Monday, July 16, 2012
Back to the Ordinary (and that's OK)
The week that followed last weekend's Durango Dirty Century was a fairly long one. Back at my desk. Plenty of (too much?) time to think. Excitement, challenge, exposure to the raw power of Mother Nature; replaced by fluorescent lighting and getting lost in a world of data and logic.
Wednesday I got back on the bike, just for a routine after work loop that usually takes me 45-50 minutes. The active monsoons were pounding up high in the Arkansas Hills back behind my loop. I wanted the ride after three days of the workplace. And I wanted back on the horse. Would I be spending the rest of the monsoon season hiding in the house for fear of water, mud, and lightning? Storms up there north of town go off the back of the hills and into South Park. Should be fine for 40 minutes. I left for the ride as soon as I could after getting home from work.
Twenty minutes after I started I was getting spattered with rain. I hammered a very hard pace, intent to finish. But for the last 10 minutes of the ride I was pounded with hard rain and chased by lightning with thunder booming inside a 5-count. Damn! Two rides, two chances to be killed by Mother Nature! One miles and miles away from any shelter high in the San Juans, one within a couple miles of my house.
Thursday night I got in a ride with only a light spattering of rain and no close lightning. Friday morning I went in to work late and got a lovely morning ride on the local trails.
Saturday I was kind of sleep-walking through much of my day. I spent most of the day doing things that hadn't been getting done, like taking recycling to the drop-off and mowing my lawn. The high country looked totally socked in starting by lunchtime. We had a hard rain in town mid-afternoon.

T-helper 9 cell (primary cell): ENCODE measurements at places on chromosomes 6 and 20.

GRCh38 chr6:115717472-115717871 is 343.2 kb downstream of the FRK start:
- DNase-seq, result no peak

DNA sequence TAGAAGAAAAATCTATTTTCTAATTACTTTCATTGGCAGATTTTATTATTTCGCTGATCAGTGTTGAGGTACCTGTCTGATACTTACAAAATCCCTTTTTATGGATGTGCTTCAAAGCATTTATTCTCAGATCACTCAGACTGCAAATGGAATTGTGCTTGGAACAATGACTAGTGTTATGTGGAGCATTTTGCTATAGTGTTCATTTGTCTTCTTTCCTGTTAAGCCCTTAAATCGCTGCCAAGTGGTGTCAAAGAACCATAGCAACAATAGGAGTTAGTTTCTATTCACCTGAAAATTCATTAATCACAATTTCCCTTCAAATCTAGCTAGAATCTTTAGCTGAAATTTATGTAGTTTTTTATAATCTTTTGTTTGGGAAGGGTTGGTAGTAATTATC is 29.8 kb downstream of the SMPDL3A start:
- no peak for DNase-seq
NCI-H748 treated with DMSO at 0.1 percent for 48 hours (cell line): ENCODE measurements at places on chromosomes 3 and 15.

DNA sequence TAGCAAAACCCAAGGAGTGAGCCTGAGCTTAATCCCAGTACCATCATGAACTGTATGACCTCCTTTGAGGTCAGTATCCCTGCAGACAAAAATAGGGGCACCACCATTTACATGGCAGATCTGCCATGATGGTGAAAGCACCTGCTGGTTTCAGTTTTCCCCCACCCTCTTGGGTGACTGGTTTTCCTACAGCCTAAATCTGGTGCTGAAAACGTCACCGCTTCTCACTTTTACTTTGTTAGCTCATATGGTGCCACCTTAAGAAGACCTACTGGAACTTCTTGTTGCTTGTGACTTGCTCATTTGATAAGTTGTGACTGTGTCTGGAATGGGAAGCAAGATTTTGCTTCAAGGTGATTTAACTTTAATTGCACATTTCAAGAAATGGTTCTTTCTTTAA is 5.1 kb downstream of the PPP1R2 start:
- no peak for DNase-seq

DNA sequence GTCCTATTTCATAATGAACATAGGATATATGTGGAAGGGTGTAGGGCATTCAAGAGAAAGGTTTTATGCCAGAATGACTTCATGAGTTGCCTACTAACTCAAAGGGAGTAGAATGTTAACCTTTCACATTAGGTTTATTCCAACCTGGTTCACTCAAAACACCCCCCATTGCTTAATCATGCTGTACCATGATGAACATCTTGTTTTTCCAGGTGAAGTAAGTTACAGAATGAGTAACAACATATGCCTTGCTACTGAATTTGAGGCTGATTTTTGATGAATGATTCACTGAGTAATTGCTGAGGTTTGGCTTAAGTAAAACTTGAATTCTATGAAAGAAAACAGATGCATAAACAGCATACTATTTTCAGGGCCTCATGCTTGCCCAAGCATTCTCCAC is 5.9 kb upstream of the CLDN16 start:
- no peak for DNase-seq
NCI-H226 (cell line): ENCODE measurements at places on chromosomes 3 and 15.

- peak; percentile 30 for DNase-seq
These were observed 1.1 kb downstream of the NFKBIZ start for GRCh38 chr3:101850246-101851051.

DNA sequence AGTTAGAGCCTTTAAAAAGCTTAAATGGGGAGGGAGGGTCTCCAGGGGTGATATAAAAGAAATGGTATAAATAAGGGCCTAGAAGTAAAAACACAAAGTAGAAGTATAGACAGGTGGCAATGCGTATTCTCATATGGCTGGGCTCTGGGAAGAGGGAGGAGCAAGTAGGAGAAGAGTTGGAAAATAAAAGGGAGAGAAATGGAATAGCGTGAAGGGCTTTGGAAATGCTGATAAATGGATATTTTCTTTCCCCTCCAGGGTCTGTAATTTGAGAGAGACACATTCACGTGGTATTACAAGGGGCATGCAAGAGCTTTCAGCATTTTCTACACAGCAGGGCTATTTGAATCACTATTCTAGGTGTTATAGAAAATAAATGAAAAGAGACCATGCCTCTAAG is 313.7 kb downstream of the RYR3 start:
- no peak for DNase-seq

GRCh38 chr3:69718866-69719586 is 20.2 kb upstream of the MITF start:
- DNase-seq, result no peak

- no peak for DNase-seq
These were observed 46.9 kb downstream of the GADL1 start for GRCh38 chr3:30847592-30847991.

Kathy and I waited too late, then tried to dash out for a late-afternoon ride between storms. Guess what? We got caught in a ridiculously fast-moving storm. Once again, lightning flashed over my head and the thunder came so soon that I knew it was less than half a mile away!
Sunday I got myself up and going. I wanted at least one decent long ride for the weekend. I headed from town toward the Marshall Pass country. I left home before the sun cleared the horizon. Plan was to get up to a decision point between climb to Marshall and much shorter climb to the Rainbow Trail Head. Either 3.5-4 hour ride if that's all Mother Nature would allow, or 6-6.5 hour ride if things looked safe. Rule #1 was to stay away from storms. Just say no to being killed by lightning, or even soaked to the skin again.
I pedaled like I was in an XC race right from the house. I was racing for a chance to finish a whole ride.
Made my bread-and-butter town-Marshall Pass-Silver Creek Trail-Rainbow Trail loop without any foul weather. Turns out the clouds built up a little later than they have been, I started early, and I rocked a pace that I haven't pulled off for years. Got to Marshall in less than 3 hours from the house. I can't remember doing that kind of pace for years.
I rode the first 4/5s of the ride as fast as my legs would take me. Hit a bit of a wall on the Rainbow so my overall time was relatively ordinary, but the rain didn't catch me.
It was weird to have a grand, beautiful loop seem completely ordinary. I never get tired of it even though I do it at least 8 or more times per year. But by comparison to what I did last weekend, it was totally ordinary and routine. But that's OK.
The monsoons this year are hard core. Damn good thing. The forests and scrub lands need it really badly. It's obviously cramping my style, but I'll take it.